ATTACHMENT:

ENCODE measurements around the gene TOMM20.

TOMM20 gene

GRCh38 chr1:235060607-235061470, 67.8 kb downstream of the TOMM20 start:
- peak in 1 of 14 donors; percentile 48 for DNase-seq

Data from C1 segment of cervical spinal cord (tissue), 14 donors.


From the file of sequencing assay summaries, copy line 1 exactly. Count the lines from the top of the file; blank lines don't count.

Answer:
ENCODE measurements around the gene TOMM20.